From CNN's perspective, what would be the perfect addition to its YouTube Republican debate? Why, someone who is on a steering committee for the Hillary Clinton campaign! Keith Kerr, a retired, gay general was in the audience for the November 28 debate and grilled the Republican candidates over the issue of homosexuals in the military. Somehow, CNN forgot to mention his connection to "LGBT Americans For Hillary Steering Committee." The next day, network anchors even tried to cover up their knowledge that the general was an "activist."
CNN's audience, however, probably shouldn't be surprised at the network's actions. Prior to the debate, anchor Anderson Cooper defended the usage of such plants by asserting, "Well, campaign operatives are people, too. We don’t investigate the background of people asking questions…that’s not our job..." The cable channel's tricky tactics marred an otherwise commendable debate. As noted on NewsBusters, a majority of the YouTube questions aired by CNN were from a conservative perspective.
Retired Brig. Gen. Keith Kerr, a member of Hillary Clinton's campaign, in the audience at CNN's Republican debate of November 28th, making comments after the airing of his YouTube question on gays in the military.
Who's Hollywood's latest Big Bad Villain? Private military contractors--giving rise to a new version of Derangement Syndrome: Blackwater Derangement Syndrome or BwDS.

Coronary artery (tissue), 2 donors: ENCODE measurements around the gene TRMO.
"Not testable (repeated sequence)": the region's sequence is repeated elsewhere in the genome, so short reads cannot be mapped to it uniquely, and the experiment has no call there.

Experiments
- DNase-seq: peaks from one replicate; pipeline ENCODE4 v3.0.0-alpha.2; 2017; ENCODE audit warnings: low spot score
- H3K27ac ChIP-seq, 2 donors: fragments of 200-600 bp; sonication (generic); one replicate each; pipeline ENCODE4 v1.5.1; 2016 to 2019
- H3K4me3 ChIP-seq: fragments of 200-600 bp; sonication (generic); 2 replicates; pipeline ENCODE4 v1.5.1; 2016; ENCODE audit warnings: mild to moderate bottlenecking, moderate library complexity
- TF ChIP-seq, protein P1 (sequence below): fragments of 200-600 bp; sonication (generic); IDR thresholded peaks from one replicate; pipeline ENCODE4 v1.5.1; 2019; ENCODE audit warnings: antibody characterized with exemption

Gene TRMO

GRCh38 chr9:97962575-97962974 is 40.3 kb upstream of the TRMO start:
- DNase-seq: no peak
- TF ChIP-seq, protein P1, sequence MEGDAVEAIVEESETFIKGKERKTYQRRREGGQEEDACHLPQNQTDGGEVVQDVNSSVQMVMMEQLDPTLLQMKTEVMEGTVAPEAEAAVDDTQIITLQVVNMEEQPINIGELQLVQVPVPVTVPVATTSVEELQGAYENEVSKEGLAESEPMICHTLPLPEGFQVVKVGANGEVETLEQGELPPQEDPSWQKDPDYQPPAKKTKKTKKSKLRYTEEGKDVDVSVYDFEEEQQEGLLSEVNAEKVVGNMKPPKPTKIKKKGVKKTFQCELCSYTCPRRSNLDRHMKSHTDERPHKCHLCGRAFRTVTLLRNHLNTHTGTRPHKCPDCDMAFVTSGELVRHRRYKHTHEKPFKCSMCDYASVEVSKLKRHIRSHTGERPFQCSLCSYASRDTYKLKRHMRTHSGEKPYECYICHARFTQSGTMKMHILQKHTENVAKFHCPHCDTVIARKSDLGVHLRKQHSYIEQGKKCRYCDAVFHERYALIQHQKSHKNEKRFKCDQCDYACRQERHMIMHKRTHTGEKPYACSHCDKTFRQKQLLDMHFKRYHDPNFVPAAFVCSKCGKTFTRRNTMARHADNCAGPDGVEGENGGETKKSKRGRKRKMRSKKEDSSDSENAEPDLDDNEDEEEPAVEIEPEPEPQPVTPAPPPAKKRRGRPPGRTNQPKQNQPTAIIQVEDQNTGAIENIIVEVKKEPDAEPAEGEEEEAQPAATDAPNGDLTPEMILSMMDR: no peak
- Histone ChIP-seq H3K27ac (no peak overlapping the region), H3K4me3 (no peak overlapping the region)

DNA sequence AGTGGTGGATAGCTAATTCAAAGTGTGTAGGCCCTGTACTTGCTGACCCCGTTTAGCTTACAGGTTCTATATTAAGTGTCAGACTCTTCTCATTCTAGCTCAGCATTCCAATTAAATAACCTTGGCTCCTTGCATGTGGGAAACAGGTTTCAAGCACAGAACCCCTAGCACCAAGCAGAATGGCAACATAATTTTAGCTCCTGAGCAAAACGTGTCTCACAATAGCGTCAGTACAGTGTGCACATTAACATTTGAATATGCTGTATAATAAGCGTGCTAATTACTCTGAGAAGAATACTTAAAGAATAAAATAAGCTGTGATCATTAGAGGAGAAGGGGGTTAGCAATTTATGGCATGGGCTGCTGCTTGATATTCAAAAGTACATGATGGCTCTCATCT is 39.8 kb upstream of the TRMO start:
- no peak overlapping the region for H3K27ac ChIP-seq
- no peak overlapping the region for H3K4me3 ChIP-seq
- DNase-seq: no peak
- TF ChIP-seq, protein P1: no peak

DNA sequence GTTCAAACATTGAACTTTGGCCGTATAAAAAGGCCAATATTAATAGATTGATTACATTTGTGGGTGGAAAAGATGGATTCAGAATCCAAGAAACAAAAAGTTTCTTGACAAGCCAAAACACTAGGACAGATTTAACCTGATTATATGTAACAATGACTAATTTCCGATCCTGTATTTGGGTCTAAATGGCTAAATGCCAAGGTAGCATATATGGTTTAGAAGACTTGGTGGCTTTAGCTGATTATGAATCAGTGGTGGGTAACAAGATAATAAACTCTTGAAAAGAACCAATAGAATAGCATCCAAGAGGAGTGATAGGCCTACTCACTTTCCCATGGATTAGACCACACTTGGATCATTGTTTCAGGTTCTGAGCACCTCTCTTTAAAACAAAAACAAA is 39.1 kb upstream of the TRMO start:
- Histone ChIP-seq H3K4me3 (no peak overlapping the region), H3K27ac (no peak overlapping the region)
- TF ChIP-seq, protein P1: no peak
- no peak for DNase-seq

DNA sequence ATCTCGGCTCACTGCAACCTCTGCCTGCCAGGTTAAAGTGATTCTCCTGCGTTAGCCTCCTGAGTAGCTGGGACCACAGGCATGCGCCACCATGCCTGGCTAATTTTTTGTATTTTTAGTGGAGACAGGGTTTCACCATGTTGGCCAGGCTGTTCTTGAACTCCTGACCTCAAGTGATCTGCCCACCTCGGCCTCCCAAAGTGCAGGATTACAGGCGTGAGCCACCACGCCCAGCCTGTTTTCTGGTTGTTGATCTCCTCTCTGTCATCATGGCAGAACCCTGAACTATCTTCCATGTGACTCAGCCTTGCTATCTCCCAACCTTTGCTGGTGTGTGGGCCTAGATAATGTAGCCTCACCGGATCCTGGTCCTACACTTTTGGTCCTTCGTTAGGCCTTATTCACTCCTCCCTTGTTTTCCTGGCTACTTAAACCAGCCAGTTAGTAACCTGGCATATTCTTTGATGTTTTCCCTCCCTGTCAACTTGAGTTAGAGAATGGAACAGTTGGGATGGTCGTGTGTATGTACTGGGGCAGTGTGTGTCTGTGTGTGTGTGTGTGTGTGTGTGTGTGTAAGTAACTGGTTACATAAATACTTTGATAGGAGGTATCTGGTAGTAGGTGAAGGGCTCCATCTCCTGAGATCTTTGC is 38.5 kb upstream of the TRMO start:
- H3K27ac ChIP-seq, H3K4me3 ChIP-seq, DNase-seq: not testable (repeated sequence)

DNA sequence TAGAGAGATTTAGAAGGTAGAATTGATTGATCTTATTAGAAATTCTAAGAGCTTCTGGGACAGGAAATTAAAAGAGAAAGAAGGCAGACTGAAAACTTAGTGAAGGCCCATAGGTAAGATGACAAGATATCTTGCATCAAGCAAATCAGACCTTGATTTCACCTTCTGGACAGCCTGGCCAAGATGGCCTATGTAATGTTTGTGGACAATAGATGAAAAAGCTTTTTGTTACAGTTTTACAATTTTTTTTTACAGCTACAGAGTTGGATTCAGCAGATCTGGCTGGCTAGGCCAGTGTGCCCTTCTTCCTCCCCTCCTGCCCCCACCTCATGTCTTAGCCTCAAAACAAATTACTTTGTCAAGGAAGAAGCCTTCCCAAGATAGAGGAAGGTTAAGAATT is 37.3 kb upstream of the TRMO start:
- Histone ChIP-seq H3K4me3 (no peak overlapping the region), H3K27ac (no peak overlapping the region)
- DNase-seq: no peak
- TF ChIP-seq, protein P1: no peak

Echoing lefty rage at Blackwater, TV shows from “Boston Legal” to “Jericho” have turned contractors into the bad guys.
NBC's upcoming two-hour movie/backdoor pilot “Knight Rider” is no different, but this time Michael Knight and KITT the talking car are "counteracting and preventing the damage done by private, covert military contractors.”
According to the November 29 Hollywood Reporter, television's latest venture into contractor bashing is this sequel to the campy '80s David Hasselhoff show. In the new movie, Michael Knight's son Mike Tracer (what, was Mike Gunn or Mike Bullitt too obvious? Was Mike Stone not manly enough?) is now driving KITT and fighting the real threat to the world—private military contractors (bold mine):
In the greatest of ironies, after Democrats refused to participate in debates sponsored by Fox News due to its supposed partiality, CNN has now shown itself in back-to-back debates to be as biased as biased can be.
After either participating in or allowing the planting of campaign operatives at November 15's Democrat presidential debate in Las Vegas, it has now become apparent that similar stocking of audience questioners occurred in Wednesday's Republican debate.
On Thursday morning, Michelle Malkin identified two plants from the Obama and Edwards campaigns. As her website is having some problems at the moment, Inside Cable News reported that according to Malkin, one plant was David Cercone, a declared Obama supporter, who asked the following question:
Wash, spin, rinse, spin. Phone, spin, report, spin, poll, spin. The similarities between the work of the mainstream media and a laundry machine are striking. Yet there is nothing about the cycle -- the spin-report-poll-spin cycle -- that does for political events what detergent does for your boxers or briefs.